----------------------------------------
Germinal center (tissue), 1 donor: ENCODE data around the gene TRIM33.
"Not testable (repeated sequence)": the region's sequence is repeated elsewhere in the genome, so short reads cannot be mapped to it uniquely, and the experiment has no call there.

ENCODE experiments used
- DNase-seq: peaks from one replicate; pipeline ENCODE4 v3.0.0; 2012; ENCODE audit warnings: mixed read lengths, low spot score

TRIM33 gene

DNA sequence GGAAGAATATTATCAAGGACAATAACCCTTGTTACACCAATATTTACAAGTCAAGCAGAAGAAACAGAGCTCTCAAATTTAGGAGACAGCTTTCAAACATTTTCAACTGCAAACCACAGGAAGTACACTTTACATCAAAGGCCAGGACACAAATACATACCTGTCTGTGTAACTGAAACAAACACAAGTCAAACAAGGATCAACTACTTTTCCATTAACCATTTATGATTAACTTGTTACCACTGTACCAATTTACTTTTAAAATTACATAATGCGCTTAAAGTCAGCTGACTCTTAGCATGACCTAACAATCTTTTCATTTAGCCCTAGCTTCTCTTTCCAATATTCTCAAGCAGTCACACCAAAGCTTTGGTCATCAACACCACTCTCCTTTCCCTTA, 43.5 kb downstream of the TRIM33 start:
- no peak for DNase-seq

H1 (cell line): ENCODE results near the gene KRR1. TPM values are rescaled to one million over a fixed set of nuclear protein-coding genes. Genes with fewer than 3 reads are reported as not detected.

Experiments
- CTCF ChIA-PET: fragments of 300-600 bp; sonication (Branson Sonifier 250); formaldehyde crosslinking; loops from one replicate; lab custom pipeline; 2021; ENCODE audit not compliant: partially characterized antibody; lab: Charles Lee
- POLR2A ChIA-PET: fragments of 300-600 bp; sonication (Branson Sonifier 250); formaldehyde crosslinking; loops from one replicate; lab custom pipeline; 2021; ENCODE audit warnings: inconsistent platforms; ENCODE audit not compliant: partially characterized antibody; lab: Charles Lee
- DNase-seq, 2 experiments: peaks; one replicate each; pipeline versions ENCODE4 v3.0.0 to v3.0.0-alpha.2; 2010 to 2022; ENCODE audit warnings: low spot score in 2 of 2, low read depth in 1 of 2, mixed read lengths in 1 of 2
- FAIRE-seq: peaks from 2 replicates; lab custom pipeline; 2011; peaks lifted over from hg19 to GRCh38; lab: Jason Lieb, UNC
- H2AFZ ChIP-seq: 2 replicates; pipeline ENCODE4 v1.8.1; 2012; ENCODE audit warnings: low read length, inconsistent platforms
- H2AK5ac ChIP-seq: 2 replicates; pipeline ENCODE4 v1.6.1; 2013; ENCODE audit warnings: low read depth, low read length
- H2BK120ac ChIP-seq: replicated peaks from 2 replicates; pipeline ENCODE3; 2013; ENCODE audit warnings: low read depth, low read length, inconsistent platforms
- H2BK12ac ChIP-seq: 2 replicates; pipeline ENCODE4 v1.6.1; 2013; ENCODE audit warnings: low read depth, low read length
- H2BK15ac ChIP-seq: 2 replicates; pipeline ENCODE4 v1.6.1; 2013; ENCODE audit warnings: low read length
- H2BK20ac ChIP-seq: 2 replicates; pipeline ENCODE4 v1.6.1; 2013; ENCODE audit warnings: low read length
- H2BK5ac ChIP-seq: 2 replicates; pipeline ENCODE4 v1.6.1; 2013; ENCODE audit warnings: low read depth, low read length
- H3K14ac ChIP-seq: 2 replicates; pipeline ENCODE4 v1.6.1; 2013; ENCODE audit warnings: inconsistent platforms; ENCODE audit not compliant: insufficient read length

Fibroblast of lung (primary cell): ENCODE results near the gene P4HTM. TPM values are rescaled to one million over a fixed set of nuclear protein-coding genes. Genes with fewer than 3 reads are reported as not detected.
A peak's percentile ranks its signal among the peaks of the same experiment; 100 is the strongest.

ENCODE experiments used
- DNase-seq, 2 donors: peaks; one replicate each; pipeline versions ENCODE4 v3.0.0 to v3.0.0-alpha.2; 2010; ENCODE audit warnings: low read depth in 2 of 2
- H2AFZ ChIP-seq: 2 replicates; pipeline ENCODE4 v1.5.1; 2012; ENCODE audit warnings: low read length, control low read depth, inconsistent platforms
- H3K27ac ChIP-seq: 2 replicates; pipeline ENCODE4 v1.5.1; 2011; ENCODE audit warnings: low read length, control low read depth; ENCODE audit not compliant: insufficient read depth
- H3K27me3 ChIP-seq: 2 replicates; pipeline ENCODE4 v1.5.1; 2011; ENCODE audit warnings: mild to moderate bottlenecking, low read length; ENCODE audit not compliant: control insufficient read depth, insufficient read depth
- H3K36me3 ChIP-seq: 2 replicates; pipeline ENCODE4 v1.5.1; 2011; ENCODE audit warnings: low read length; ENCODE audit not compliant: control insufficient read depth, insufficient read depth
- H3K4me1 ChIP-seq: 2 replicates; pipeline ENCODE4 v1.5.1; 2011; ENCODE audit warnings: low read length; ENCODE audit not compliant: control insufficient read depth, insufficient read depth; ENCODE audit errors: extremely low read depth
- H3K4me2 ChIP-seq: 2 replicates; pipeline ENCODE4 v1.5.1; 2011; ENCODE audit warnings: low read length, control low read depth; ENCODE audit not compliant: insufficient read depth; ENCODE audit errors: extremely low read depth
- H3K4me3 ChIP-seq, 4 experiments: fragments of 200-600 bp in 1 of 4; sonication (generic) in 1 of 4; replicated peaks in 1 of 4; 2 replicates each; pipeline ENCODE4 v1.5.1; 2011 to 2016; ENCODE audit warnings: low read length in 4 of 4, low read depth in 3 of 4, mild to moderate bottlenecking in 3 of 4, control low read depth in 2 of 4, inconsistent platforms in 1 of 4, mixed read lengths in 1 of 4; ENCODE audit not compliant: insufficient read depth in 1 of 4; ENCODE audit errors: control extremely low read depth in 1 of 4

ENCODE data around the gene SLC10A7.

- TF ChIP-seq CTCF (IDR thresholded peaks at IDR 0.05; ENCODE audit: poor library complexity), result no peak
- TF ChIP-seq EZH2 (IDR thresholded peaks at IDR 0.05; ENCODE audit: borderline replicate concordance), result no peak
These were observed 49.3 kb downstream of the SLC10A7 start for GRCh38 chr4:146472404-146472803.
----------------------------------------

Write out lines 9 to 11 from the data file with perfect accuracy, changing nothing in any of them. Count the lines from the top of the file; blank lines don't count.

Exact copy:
Experiments
- CTCF ChIA-PET: fragments of 300-600 bp; sonication (Branson Sonifier 250); formaldehyde crosslinking; loops from one replicate; lab custom pipeline; 2021; ENCODE audit not compliant: partially characterized antibody; lab: Charles Lee
- POLR2A ChIA-PET: fragments of 300-600 bp; sonication (Branson Sonifier 250); formaldehyde crosslinking; loops from one replicate; lab custom pipeline; 2021; ENCODE audit warnings: inconsistent platforms; ENCODE audit not compliant: partially characterized antibody; lab: Charles Lee